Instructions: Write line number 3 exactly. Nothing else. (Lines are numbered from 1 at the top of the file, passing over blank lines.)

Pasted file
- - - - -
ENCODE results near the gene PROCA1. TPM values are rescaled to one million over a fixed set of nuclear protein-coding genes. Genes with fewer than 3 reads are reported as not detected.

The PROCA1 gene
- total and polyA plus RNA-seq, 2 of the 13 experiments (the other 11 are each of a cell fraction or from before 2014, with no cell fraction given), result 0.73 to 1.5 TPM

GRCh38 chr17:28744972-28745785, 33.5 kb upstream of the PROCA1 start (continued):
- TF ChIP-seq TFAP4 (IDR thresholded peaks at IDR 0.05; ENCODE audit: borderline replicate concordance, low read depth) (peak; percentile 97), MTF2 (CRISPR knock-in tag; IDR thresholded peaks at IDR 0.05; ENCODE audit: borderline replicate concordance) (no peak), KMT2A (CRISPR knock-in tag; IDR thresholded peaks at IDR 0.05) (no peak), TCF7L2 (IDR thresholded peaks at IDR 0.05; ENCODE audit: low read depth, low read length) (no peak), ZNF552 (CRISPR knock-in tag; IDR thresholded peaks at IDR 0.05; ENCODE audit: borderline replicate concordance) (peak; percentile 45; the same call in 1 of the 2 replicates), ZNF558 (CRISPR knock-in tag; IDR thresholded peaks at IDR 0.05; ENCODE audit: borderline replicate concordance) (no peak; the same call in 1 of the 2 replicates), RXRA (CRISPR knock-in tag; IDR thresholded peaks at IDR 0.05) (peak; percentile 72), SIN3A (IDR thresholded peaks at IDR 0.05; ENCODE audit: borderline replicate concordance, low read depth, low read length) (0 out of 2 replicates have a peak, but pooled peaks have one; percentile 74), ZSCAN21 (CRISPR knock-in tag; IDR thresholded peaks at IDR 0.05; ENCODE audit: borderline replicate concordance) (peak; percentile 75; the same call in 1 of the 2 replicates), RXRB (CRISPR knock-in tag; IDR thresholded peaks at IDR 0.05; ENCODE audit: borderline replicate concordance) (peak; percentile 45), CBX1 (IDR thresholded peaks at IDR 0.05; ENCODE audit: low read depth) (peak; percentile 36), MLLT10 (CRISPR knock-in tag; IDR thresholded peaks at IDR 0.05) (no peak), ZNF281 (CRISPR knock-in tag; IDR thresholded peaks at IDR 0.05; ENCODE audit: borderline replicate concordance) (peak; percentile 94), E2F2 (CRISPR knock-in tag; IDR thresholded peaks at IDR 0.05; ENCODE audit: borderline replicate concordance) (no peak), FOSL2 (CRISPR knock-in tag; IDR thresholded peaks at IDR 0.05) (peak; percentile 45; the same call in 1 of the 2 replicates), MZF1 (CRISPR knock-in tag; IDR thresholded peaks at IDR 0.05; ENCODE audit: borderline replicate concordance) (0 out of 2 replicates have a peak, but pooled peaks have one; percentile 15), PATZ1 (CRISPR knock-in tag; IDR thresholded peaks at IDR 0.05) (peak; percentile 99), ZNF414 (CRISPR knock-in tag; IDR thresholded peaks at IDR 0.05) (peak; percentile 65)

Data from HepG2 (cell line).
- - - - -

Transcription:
- total and polyA plus RNA-seq, 2 of the 13 experiments (the other 11 are each of a cell fraction or from before 2014, with no cell fraction given), result 0.73 to 1.5 TPM